In his gripping sermons, Savonarola without restraint railed against the moral failings of Pope Alexander VI (the Spaniard, Rodrigo Borgia, elected in 1492), who was one of the most corrupt and immoral pontiffs in all papal history. Savonarola also berated the failings of the hierarchy through immorality and their abuse of wealth and power. His preaching boldly expressed similar concerns about Church and State that many good people were feeling. His words thus fanned an anti-clerical mood in the populace of Florence, who increasingly flocked to hear the truths that Savonarola fearlessly proclaimed.
He included in his severe public criticisms the civil rulers of Florence, including the dissolute Duke Piero de Medici (son and successor to Lorenzo de Medici in 1492), from whom Savonarola scooped up the vacated civil leadership of Florence when Piero fled the city under the threat of an advancing French army.
On 7 February 1497, Savonarola and his followers carried out the Bonfire of the Vanities (in Italian, Falò delle vanità). In their hostility to the Renaissance, they sent youth from door to door and collected thousands of items allegedly associated with moral laxity: mirrors, cosmetics, pagan books, sculptures and paintings that displayed nudity, gaming tables, chess pieces, lutes and other musical instruments, fine dresses, women’s hats, and burnt them all in a large bonfire in the Piazza della Signoria of Florence. Some fine Florentine Renaissance works of art were lost in Savonarola’s bonfires; although it is seriously doubted, it has often been said that Sandro Botticelli himself threw some of his paintings into the flames. (There had already been similar bonfires in Italy much earlier in the fifteenth century).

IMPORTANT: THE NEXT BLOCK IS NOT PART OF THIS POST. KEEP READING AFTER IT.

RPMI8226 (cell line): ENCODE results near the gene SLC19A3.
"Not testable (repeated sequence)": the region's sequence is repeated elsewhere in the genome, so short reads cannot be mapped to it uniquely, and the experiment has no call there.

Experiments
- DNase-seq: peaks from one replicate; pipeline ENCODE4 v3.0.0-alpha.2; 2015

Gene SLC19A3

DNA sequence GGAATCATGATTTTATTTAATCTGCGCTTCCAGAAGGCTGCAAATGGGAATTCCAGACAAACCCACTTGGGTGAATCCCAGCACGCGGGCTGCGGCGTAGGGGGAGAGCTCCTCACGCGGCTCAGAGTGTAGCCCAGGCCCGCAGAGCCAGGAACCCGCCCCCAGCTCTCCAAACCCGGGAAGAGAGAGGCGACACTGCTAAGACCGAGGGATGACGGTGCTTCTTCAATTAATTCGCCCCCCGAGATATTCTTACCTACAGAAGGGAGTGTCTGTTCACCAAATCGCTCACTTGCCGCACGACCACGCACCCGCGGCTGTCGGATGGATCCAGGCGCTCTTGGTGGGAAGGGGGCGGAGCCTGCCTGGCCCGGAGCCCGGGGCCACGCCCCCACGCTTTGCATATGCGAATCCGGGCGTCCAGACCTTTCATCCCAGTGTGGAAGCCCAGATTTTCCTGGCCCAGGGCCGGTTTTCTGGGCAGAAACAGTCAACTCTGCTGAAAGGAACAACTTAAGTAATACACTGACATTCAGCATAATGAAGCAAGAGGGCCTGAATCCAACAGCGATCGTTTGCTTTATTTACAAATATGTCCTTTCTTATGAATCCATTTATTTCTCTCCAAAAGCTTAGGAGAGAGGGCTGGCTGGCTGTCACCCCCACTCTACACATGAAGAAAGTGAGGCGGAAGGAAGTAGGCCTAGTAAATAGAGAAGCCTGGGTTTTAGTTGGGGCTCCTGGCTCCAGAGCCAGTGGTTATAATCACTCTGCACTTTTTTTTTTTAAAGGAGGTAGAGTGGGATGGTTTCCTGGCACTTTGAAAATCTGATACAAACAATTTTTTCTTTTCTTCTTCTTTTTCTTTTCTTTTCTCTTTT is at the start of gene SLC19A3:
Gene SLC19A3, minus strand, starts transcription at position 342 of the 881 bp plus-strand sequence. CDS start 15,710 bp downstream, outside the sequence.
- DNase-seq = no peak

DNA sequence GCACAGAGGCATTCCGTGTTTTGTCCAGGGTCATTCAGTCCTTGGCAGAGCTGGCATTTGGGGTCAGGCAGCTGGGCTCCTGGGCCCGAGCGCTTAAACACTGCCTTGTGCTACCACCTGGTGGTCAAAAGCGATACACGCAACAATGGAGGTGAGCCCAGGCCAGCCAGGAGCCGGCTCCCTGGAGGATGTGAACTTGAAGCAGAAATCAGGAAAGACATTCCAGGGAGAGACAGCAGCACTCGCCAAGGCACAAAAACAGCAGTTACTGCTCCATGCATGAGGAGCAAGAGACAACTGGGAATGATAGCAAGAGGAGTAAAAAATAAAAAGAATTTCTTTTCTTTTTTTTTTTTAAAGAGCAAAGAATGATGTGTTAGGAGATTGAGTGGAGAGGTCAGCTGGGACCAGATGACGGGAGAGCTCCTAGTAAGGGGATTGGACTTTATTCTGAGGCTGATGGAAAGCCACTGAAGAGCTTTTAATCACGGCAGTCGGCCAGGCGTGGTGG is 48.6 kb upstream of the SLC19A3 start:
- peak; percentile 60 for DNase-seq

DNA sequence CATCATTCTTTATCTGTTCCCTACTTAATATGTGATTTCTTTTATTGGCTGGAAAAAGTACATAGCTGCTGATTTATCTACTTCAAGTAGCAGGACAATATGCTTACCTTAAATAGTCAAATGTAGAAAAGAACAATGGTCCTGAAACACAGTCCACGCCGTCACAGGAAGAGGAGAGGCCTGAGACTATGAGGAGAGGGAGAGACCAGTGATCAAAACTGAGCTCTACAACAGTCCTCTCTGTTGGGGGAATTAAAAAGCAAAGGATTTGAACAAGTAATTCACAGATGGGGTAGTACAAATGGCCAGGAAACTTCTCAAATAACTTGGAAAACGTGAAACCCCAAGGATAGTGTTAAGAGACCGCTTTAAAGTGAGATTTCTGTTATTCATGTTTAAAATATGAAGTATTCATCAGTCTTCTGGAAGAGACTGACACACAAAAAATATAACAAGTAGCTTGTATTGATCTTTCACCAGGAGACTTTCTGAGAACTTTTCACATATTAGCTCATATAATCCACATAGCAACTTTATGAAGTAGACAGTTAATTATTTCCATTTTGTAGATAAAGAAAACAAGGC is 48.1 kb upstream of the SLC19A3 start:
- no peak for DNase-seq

Image (above): A statue of Girolamo Savanarola in the Dominican monastery of San Marco, Florence.
Elements in both Church and State plotted the silencing of this forceful friar, especially as the general public became increasingly hostile to the apostolic and personal failings of their spiritual and temporal leaders. On 12th May 1497 he was issued with a sentence of excommunication for having since 1495 consistently refused to go to Rome to face charges of heresy. After forty days of imprisonment and days of torture on the rack in Florence in 1498, he was then brought to trial in Florence for falsely claiming to have seen visions, to have uttered prophecies, for religious error, and for sedition; under torture he had made admissions, but afterwards withdrew them. Even so, he was declared guilty and the death sentence was confirmed by Rome.
Still professing their adherence to the Church, on 23rd May 1498 he and two other Dominican friars were hanged from a single cross and an enormous fire was lit beneath them. This occurred in the Piazza della Signoria, the same place where the "Bonfire of the Vanities" had also happened. Their hanging and burning took several hours, and their remains were several times broken apart and mixed with brushwood so that not the slightest piece could be later recovered, as the ecclesiastical authorities did not want Savonarola’s followers to have any relics for a future generation of the rigorist preacher they considered a saint.
The ashes of the three were afterwards thrown in the Arno beside the Ponte Vecchio (the “Old Bridge” that still stands). Niccolò Machiavelli, author of The Prince, witnessed and wrote about the execution of Savonarola. Subsequently, Florence was governed along more traditional republican lines, until the return of the Medici in 1512. Although his faith in the dogmas of the Roman Catholic Church never swerved, his strenuous protests against papal corruption, and his intense moral earnestness undoubtedly associate Giralomo Savonarola with the course of events that led to the Protestant Reformation.
Photo Gallery For the Augnet photo gallery on Santo Spirito church in Florence, click here.